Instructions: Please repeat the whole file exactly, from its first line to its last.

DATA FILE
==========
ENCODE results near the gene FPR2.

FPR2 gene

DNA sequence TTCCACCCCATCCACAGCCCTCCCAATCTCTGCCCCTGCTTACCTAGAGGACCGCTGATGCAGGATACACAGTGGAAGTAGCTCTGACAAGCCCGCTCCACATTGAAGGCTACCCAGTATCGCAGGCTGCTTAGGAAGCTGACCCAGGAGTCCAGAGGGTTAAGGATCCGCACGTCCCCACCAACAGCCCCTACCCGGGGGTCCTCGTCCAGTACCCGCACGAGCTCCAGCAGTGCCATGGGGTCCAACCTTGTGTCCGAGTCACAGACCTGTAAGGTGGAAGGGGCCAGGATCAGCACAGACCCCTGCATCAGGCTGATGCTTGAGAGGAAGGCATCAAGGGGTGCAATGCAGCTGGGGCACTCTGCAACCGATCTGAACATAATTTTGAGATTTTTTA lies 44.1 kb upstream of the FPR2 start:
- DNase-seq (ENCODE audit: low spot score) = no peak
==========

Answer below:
ENCODE results near the gene FPR2.

FPR2 gene

DNA sequence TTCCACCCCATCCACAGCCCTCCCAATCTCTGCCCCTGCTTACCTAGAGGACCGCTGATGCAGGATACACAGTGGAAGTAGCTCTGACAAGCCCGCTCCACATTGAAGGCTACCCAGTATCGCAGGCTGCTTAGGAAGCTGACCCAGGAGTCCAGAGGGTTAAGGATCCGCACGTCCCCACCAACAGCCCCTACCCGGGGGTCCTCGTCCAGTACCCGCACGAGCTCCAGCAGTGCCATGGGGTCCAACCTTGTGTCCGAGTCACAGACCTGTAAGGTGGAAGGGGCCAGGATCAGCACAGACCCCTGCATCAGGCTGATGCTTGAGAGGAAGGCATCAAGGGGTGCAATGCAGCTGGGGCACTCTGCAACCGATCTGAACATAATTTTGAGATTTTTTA lies 44.1 kb upstream of the FPR2 start:
- DNase-seq (ENCODE audit: low spot score) = no peak